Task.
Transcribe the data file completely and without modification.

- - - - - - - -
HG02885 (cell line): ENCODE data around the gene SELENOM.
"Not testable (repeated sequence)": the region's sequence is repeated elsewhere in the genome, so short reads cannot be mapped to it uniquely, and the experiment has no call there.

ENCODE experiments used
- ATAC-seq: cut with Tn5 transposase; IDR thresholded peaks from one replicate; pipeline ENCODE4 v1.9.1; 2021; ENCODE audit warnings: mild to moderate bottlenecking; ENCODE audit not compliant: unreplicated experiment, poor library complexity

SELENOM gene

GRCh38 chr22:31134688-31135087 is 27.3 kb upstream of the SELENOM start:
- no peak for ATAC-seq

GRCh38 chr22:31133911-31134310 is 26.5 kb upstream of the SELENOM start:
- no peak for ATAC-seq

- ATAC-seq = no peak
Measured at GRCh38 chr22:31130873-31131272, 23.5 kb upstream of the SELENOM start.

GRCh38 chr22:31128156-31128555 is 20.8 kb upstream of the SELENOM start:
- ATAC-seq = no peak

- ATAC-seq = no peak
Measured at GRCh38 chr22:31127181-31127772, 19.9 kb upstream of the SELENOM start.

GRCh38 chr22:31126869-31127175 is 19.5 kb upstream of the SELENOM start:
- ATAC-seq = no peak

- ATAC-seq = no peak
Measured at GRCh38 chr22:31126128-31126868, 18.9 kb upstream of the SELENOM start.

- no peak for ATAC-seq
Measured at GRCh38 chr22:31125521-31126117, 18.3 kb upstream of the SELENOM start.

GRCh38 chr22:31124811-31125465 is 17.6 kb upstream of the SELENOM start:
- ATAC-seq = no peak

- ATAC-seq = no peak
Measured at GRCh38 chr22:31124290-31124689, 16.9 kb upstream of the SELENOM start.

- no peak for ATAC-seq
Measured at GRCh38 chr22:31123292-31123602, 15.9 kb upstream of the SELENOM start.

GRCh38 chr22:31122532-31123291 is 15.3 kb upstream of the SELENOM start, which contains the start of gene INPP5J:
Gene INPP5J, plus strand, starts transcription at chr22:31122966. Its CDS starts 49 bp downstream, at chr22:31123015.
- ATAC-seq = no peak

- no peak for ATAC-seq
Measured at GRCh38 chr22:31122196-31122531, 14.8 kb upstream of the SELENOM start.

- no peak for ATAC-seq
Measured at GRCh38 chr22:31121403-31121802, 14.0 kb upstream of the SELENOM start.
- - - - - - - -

HG02885 (cell line): ENCODE data around the gene SELENOM.
"Not testable (repeated sequence)": the region's sequence is repeated elsewhere in the genome, so short reads cannot be mapped to it uniquely, and the experiment has no call there.

ENCODE experiments used
- ATAC-seq: cut with Tn5 transposase; IDR thresholded peaks from one replicate; pipeline ENCODE4 v1.9.1; 2021; ENCODE audit warnings: mild to moderate bottlenecking; ENCODE audit not compliant: unreplicated experiment, poor library complexity

SELENOM gene

GRCh38 chr22:31134688-31135087 is 27.3 kb upstream of the SELENOM start:
- no peak for ATAC-seq

GRCh38 chr22:31133911-31134310 is 26.5 kb upstream of the SELENOM start:
- no peak for ATAC-seq

- ATAC-seq = no peak
Measured at GRCh38 chr22:31130873-31131272, 23.5 kb upstream of the SELENOM start.

GRCh38 chr22:31128156-31128555 is 20.8 kb upstream of the SELENOM start:
- ATAC-seq = no peak

- ATAC-seq = no peak
Measured at GRCh38 chr22:31127181-31127772, 19.9 kb upstream of the SELENOM start.

GRCh38 chr22:31126869-31127175 is 19.5 kb upstream of the SELENOM start:
- ATAC-seq = no peak

- ATAC-seq = no peak
Measured at GRCh38 chr22:31126128-31126868, 18.9 kb upstream of the SELENOM start.

- no peak for ATAC-seq
Measured at GRCh38 chr22:31125521-31126117, 18.3 kb upstream of the SELENOM start.

GRCh38 chr22:31124811-31125465 is 17.6 kb upstream of the SELENOM start:
- ATAC-seq = no peak

- ATAC-seq = no peak
Measured at GRCh38 chr22:31124290-31124689, 16.9 kb upstream of the SELENOM start.

- no peak for ATAC-seq
Measured at GRCh38 chr22:31123292-31123602, 15.9 kb upstream of the SELENOM start.

GRCh38 chr22:31122532-31123291 is 15.3 kb upstream of the SELENOM start, which contains the start of gene INPP5J:
Gene INPP5J, plus strand, starts transcription at chr22:31122966. Its CDS starts 49 bp downstream, at chr22:31123015.
- ATAC-seq = no peak

- no peak for ATAC-seq
Measured at GRCh38 chr22:31122196-31122531, 14.8 kb upstream of the SELENOM start.

- no peak for ATAC-seq
Measured at GRCh38 chr22:31121403-31121802, 14.0 kb upstream of the SELENOM start.